The OpenNebula Cloud Toolkit

The OpenNebula Cloud Toolkit

Daniel Molina (Complutense University of Madrid, Spain), Carlos Martín Sánchez (Complutense University of Madrid, Spain), Jaime Melis (Complutense University of Madrid, Spain), Javier Fontán (Complutense University of Madrid, Spain), Constantino Vázquez (Complutense University of Madrid, Spain), Ruben S. Montero (Complutense University of Madrid, Spain) and Ignacio M. Llorente (Complutense University of Madrid, Spain)
Copyright: © 2012 |Pages: 25
DOI: 10.4018/978-1-4666-0098-0.ch002
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Abstract

This chapter aims to describe the OpenNebula Cloud Toolkit, a framework born as a result of many years of research and development that intends to provide an efficient and scalable solution for the large-scale distributed management of Virtual Machines running on a pool of physical resources. A description of the history of the project is presented, along with a detailed explanation of the characteristics of the Toolkit, including directions on how to install and configure the software, enumeration of the interfaces exposed, and information on how to use and configure the three types of clouds (private, hybrid, and public) that can be built with the framework. The chapter ends with a practical use case that shows how to deploy a service composed of Virtual Machines on top of an OpenNebula cloud, and with the lessons learned during the project and the future work planned for the Toolkit.
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Introduction

OpenNebula is a fully open-source toolkit to build any type of Infrastructure as a Service (IaaS) cloud: private, public and hybrid. It orchestrates storage, network, virtualization, monitoring, and security technologies to enable the dynamic placement of multi-tier services (groups of interconnected virtual machines) on distributed infrastructures, combining both data center resources and remote cloud resources, according to allocation policies (Sotomayor, et al., 2010) (see Figure 1).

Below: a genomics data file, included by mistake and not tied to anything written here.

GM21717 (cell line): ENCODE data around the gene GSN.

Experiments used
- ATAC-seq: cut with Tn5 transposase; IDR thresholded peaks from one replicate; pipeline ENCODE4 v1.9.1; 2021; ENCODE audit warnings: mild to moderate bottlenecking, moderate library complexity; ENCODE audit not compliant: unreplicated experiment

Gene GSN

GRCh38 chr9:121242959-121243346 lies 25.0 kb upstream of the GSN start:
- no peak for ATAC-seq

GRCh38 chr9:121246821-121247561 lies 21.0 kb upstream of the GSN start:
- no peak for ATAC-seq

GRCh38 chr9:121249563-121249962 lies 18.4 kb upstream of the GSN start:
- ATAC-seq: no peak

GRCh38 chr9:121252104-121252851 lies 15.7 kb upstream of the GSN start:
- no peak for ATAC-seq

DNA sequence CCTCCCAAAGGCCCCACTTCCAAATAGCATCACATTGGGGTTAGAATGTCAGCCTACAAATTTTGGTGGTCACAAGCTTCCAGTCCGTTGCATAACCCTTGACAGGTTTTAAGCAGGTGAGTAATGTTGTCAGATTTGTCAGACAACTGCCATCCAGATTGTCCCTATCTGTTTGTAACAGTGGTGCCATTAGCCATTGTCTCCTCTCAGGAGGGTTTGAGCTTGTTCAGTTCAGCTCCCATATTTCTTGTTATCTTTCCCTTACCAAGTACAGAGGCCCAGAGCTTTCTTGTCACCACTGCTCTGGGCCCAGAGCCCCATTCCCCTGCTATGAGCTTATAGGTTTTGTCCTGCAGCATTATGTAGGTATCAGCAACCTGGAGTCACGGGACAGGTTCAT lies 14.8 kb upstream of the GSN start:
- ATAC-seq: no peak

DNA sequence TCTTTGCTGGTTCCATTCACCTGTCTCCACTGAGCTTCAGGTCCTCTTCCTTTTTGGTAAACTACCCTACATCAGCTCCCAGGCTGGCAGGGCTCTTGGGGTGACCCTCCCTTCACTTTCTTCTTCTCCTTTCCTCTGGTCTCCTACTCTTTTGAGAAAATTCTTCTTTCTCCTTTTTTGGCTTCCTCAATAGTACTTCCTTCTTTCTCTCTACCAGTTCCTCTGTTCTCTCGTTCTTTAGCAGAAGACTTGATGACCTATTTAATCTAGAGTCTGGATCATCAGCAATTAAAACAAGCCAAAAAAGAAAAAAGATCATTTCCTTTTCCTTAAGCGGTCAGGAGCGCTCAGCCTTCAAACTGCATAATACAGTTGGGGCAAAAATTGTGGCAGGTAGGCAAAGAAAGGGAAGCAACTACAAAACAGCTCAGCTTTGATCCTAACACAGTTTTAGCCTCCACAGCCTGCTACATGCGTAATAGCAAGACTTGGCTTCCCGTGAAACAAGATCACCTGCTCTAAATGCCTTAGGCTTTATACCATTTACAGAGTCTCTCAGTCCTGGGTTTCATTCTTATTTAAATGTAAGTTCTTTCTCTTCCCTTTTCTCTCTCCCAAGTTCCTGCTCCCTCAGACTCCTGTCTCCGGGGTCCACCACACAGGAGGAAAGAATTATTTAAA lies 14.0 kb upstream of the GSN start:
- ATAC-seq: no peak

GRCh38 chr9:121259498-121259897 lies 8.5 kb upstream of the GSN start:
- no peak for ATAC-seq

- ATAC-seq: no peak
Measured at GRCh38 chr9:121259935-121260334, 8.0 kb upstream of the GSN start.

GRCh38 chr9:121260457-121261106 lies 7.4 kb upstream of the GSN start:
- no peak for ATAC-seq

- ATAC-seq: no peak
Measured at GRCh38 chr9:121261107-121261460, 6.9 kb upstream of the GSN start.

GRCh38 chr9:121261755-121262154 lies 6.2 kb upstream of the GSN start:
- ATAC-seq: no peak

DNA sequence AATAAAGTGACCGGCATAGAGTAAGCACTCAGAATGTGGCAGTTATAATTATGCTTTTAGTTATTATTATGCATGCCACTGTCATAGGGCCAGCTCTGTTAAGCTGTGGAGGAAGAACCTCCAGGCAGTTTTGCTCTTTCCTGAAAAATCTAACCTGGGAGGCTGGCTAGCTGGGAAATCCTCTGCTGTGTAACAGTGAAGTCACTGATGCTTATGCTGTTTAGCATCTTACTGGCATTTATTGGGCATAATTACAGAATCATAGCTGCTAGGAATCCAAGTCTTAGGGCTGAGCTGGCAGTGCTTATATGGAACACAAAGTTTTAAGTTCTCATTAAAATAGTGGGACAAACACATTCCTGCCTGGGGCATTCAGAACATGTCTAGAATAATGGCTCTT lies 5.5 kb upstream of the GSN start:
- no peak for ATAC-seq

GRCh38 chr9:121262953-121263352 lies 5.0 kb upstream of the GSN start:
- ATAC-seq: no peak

Figure 1.

Overview of the OpenNebula architecture

OpenNebula holds unique capabilities for either private, public, and hybrid cloud management. It provides the following features and benefits, grouped by the different user roles:

For the Infrastructure Manager:

  • Faster respond to infrastructure needs for services with dynamic resizing of the physical infrastructure by adding new hosts, and dynamic cluster partitioning to meet capacity requirements of services.

  • Centralized, efficient and scalable management of the network, computing and storage capacity in highly distributed and large-scale physical infrastructures to enable the dynamic placement of virtualized multi-tier services.

  • Higher utilization of existing resources with the creation of a infrastructure incorporating the heterogeneous resources in the data center, and infrastructure sharing between different departments managing their own production clusters, so removing application silos.

  • Operational saving with server consolidation to a reduced number of physical systems, so reducing space, administration effort, power and cooling requirements.

  • Advanced scheduling policies for the placement of virtual machines in the physical hosts, such as consolidating virtual machines to reduce power consumption or advanced reservation of capacity to meet predictable service workloads.

  • Lower infrastructure expenses with the combination of local and remote Cloud resources (i.e. hybrid cloud computing), so eliminating the over-purchase of systems to meet peaks demands.

  • Secure management of multi-tenant environments, guaranteeing that resources are used only by users with the relevant authorizations and full isolation between workloads.

For the Infrastructure User:

  • Faster delivery and scalability of services to meet dynamic demands of service end-users.

  • Support for heterogeneous execution environments with multiple, even conflicting, software requirements on the same shared infrastructure.

  • Support for multi-tier services consisting of groups or interrelated components (e.g. web interface or database back-ends) that are instantiated and automatically configured in several virtual machines.

  • Full control of the life-cycle of virtualized services management.

For System Integrators:

  • Fits into any existing data center thanks to its open, flexible and extensible interfaces, architecture and components.

  • Builds any type of Cloud deployment.

  • Open source software, Apache license

  • Seamless integration with any product and service in the virtualization/cloud ecosystem and management tool in the data center, such as cloud providers, virtual machine managers, virtual image managers, service managers, management tools, security solutions and schedulers.

  • Implementation of the most popular cloud interfaces, such as Amazon AWS and VMware vCloud.

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